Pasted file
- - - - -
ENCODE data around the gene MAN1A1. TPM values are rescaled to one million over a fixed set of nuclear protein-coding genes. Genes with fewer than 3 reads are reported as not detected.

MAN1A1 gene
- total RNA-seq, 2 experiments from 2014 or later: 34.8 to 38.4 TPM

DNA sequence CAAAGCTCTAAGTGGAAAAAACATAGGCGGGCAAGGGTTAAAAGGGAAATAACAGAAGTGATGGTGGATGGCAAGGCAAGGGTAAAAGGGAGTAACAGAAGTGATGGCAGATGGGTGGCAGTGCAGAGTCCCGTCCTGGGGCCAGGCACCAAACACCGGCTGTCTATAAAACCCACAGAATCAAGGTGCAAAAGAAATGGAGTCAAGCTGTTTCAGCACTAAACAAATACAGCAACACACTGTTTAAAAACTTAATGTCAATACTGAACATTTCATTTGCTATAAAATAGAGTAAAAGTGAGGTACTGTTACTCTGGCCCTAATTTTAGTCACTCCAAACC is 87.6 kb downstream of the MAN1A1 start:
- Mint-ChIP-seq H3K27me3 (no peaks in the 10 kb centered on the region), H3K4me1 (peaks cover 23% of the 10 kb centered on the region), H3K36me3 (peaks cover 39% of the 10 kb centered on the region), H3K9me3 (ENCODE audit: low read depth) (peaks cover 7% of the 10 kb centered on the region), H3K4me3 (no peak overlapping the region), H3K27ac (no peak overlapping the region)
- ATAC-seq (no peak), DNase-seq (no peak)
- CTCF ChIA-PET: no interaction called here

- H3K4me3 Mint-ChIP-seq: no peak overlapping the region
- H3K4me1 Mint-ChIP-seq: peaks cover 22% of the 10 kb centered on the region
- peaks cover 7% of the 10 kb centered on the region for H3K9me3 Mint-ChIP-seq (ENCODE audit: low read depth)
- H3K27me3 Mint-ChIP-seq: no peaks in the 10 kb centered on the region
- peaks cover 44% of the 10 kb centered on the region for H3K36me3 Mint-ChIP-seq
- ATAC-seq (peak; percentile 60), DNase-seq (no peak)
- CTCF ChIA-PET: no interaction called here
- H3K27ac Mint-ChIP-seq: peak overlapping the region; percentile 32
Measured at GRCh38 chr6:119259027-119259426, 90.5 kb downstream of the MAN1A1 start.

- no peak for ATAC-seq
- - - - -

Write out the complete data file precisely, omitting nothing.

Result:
ENCODE data around the gene MAN1A1. TPM values are rescaled to one million over a fixed set of nuclear protein-coding genes. Genes with fewer than 3 reads are reported as not detected.

MAN1A1 gene
- total RNA-seq, 2 experiments from 2014 or later: 34.8 to 38.4 TPM

DNA sequence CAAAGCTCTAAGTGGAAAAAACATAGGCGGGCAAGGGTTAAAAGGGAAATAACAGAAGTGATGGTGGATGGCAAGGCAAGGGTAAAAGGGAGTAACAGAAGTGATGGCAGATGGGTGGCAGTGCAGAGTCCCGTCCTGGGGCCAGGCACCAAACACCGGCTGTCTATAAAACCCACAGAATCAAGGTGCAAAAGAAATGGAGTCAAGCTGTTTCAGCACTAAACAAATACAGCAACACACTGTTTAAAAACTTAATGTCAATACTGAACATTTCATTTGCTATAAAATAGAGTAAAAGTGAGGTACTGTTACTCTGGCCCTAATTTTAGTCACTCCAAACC is 87.6 kb downstream of the MAN1A1 start:
- Mint-ChIP-seq H3K27me3 (no peaks in the 10 kb centered on the region), H3K4me1 (peaks cover 23% of the 10 kb centered on the region), H3K36me3 (peaks cover 39% of the 10 kb centered on the region), H3K9me3 (ENCODE audit: low read depth) (peaks cover 7% of the 10 kb centered on the region), H3K4me3 (no peak overlapping the region), H3K27ac (no peak overlapping the region)
- ATAC-seq (no peak), DNase-seq (no peak)
- CTCF ChIA-PET: no interaction called here

- H3K4me3 Mint-ChIP-seq: no peak overlapping the region
- H3K4me1 Mint-ChIP-seq: peaks cover 22% of the 10 kb centered on the region
- peaks cover 7% of the 10 kb centered on the region for H3K9me3 Mint-ChIP-seq (ENCODE audit: low read depth)
- H3K27me3 Mint-ChIP-seq: no peaks in the 10 kb centered on the region
- peaks cover 44% of the 10 kb centered on the region for H3K36me3 Mint-ChIP-seq
- ATAC-seq (peak; percentile 60), DNase-seq (no peak)
- CTCF ChIA-PET: no interaction called here
- H3K27ac Mint-ChIP-seq: peak overlapping the region; percentile 32
Measured at GRCh38 chr6:119259027-119259426, 90.5 kb downstream of the MAN1A1 start.

- no peak for ATAC-seq